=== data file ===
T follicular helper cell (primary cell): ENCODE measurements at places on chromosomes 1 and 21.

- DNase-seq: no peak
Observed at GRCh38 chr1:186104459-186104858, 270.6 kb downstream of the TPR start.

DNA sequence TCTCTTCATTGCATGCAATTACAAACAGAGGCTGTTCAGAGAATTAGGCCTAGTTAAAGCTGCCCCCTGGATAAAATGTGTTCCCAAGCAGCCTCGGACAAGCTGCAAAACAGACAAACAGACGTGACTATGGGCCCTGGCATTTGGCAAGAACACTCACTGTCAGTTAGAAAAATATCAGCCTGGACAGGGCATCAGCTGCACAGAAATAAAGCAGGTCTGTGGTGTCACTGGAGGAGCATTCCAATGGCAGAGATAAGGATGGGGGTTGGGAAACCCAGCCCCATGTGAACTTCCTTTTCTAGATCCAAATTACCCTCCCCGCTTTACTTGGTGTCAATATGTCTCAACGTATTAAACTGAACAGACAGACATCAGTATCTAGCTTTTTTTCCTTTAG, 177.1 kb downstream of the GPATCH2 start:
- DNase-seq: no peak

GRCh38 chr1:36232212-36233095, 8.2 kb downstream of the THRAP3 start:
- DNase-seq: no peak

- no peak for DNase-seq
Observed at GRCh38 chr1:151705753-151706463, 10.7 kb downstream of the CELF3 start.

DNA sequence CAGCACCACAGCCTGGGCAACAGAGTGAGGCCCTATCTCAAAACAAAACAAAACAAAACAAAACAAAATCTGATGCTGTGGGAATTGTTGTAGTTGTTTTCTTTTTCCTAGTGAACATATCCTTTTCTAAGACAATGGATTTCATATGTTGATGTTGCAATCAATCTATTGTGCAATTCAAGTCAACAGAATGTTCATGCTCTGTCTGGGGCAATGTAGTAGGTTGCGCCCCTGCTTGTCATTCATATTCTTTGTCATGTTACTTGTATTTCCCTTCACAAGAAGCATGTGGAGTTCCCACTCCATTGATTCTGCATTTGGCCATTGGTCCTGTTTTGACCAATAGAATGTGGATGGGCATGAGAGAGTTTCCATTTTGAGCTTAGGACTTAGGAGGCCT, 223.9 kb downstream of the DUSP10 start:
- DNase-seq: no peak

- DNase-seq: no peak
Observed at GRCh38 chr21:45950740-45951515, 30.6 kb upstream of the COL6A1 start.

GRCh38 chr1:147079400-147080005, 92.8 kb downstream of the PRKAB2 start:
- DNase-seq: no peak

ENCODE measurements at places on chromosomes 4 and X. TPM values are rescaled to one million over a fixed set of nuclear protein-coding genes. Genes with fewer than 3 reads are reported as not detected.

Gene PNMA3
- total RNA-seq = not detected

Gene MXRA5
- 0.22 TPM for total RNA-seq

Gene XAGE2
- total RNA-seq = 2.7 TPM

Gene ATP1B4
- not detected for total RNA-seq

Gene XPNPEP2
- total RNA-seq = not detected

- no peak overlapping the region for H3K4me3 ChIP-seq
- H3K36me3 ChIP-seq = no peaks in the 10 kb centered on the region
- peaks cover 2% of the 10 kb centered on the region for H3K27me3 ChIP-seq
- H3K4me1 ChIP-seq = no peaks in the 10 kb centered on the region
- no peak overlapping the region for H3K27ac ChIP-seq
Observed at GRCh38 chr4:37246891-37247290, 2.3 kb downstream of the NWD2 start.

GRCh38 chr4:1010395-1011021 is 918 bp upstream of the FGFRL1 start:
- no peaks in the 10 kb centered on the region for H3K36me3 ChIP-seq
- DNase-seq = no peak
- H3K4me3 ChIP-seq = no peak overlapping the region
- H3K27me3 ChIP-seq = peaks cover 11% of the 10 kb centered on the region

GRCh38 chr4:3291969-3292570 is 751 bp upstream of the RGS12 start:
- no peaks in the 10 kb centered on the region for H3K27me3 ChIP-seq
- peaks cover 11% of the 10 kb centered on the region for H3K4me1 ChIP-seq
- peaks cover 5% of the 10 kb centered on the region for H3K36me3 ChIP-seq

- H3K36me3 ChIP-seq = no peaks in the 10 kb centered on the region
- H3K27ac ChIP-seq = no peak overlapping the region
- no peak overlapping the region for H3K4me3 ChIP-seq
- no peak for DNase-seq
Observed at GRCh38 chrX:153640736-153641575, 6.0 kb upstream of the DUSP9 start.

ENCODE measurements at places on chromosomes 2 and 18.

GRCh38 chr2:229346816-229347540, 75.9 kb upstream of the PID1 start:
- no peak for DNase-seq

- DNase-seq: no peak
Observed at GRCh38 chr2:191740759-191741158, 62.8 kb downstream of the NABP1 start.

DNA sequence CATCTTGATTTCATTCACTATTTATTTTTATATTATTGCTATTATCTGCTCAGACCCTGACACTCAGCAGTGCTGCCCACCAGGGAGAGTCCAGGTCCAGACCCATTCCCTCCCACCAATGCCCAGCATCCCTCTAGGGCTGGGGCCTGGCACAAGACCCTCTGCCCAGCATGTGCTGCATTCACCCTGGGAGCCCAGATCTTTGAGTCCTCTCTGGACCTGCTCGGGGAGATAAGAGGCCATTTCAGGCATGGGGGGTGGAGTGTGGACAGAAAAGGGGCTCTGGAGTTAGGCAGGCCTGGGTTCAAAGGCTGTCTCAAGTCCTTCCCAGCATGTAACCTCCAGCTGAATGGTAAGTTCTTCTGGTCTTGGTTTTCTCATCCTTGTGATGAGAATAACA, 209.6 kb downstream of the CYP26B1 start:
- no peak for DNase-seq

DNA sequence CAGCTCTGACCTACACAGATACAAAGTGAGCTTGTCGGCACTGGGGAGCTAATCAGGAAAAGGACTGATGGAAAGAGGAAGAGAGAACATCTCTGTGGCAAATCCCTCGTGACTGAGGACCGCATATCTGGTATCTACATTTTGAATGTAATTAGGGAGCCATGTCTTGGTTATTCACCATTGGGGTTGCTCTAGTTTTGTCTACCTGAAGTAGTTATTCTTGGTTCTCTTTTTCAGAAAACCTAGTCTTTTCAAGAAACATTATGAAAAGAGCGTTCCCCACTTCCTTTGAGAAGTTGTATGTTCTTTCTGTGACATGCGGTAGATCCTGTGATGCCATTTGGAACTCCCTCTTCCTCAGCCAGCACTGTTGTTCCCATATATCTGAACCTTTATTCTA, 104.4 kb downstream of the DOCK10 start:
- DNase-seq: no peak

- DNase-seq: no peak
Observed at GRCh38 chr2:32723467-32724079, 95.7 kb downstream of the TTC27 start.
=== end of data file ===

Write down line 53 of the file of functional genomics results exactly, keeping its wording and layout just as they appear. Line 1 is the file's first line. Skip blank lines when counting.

- no peak for DNase-seq